I am wanting to be the best version of myself. More fit and healthy then in my entire life. Lets talk about: Serotonin, Endorphins, Enzymes.
Serotonin impacts every part of your body, from your emotions to your motor skills. Serotonin is considered a natural mood stabilizer. It’s the chemical that helps with sleeping, eating, and digesting. Serotonin also helps:
- reduce depression
- regulate anxiety
- heal wounds
- stimulate nausea
- maintain bone health
Feel good after a long walk? These biochemicals are called endorphins. While endorphins might make you feel good after a long jog, there’s a lot more to know about the role they play in regulating your body.
Enzymes help speed up chemical reactions in the human body. They bind to molecules and alter them in specific ways. They are essential for respiration, digesting food, muscle and nerve function, among thousands of other roles.
Anyone battling a depressive disorder knows how bleak life can feel. Sometimes, you’d try almost anything to make those black clouds go away. I have helped loved ones battle this, with such a great cost. I wish I knew how to prevent the depression before just treating it. This is where my research is leading me.
Understandably, the idea that a few pills can make you feel better seems too good to be true.
Unfortunately, this often IS too good to be true.
Depression is the world’s single largest contributor to disability. It affects an estimated 350 million people globally, which is around 4.4% of the world’s population.
In fact, the number of people with common mental disorders is increasing year by year, with the fastest-growing rates in lower-income countries. The World Health Organization estimates that 10% to 15% of the general population will experience clinical depression in their lifetime – including 5% of men and 9% of women.
Depressive disorders affect people of all ages and from all walks of life, but there are a number of factors that can increase the risk: namely family history, stressful life changes, psychological factors, low socioeconomic status, sleep disorders, and more.
One of the longest-running theories in depression is of course the brain-chemistry imbalance.
The role of brain chemistry in depression
Certain neurotransmitters – most notably dopamine, serotonin, and norepinephrine – play a crucial role in mood regulation. Neurotransmitters are chemical substances that help certain parts of the brain communicate with each other. Low amounts of these particular neurotransmitters are thought to contribute to the symptoms associated with clinical depression.
It’s for this reason that most antidepressants are designed to alter levels of certain chemicals in the brain. Some of these treatments include selective serotonin reuptake inhibitors (SSRIs), serotonin-norepinephrine reuptake inhibitors (SNRIs), monoamine oxidase inhibitors (MAOIs), and tricyclic antidepressants (TCAs).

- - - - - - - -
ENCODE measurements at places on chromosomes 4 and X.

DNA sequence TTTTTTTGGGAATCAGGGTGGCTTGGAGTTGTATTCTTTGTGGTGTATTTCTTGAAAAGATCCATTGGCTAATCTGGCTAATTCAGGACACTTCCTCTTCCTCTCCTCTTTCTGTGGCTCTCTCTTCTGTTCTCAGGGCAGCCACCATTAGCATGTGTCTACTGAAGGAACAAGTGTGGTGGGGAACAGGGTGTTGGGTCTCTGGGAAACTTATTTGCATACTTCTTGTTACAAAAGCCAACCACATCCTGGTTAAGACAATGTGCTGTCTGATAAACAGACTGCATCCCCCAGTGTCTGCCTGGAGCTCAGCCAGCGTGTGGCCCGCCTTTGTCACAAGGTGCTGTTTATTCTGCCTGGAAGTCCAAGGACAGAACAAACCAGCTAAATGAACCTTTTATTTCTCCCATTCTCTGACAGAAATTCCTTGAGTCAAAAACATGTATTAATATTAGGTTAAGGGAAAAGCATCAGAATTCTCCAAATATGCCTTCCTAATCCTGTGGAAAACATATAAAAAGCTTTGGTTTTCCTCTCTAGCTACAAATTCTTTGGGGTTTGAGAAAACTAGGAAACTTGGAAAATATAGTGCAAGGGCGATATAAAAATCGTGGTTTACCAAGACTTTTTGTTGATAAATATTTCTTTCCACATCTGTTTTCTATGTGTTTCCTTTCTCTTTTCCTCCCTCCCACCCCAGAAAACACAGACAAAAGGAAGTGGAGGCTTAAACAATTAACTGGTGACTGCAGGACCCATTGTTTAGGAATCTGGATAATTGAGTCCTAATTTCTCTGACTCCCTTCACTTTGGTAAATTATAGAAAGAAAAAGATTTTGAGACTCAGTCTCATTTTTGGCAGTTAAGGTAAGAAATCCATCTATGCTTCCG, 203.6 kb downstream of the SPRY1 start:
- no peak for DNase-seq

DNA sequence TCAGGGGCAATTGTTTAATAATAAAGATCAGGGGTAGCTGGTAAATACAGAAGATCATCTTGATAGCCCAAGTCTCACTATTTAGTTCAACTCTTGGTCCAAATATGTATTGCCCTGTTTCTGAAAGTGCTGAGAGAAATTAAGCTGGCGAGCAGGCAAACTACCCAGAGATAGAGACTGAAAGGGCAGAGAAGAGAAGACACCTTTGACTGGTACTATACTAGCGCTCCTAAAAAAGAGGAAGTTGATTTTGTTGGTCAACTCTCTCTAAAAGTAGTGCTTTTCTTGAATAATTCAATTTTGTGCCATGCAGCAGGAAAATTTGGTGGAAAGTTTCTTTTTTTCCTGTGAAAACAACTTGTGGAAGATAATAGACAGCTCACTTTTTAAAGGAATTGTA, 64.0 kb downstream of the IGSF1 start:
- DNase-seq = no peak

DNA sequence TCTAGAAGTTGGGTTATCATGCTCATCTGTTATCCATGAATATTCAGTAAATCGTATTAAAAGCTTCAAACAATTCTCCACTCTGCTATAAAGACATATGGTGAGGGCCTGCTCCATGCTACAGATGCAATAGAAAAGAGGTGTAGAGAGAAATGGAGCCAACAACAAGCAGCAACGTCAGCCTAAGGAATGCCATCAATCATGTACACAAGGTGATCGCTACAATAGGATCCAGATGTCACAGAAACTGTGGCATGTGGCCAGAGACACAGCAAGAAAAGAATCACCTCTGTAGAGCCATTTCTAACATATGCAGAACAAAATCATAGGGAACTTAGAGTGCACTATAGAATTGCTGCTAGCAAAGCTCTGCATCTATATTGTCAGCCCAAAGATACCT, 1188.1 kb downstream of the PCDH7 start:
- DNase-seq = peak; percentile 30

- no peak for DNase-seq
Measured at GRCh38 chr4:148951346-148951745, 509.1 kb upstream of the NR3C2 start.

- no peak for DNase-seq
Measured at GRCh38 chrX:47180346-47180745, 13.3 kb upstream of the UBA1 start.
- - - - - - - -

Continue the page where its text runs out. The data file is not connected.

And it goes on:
Do they work? Well, according to the research, yes they do – but some better than others.
There are dozens of different antidepressants and “happy pills” available on the market now. The most common drugs used to treat depression include citalopram (Celexa), escitalopram (Lexapro), paroxetine (Paxil, Pexeva), fluoxetine (Prozac, Sarafem), and sertraline (Zoloft).
When antidepressants don’t work
A 2009 study from Northwestern University showed that more than half the people who take antidepressants for depression never get relief. The reason for this appears to be that drugs designed to treat depression are aimed at the wrong target.
The researchers behind the study believe that antidepressants are ineffective because they treat stress and/or an imbalance in neurotransmitters in the brain. However, they suggest that the biochemical events that ultimately result in depression actually start in the development and functioning of neurons.
Medications focus on the effect, rather than the cause. This is why they take so long to work, and why they never work at all for some people.
So, if the problem lies in your neurons, how do you treat it?
Well, one possibility could be – providing your neurons with the nutrients and protection they need.
This is where my research has been leading me – how to cure the depression without medicine. How about, how to prevent depression? That would be the ideal situation. I also have enrolled in some classes, and I am learning new skills. Try taking vitamins regularly and invest in yourself.
Here is my list of needed tools to rebuild the chemistry inside your brain. I have lots more but will add them next post.
(TO BE CONTINUED)
Practice meditation , prayer helps. Intense training, less sugar, learning new things, reading books, helping others.
Having pets can help immensely. I am training my bird. She is very intelligent.
Give yourself a chance and let go of the past. It’s always a work in progress. Always remember to love and have empathy and compassion in this world. Forgive others.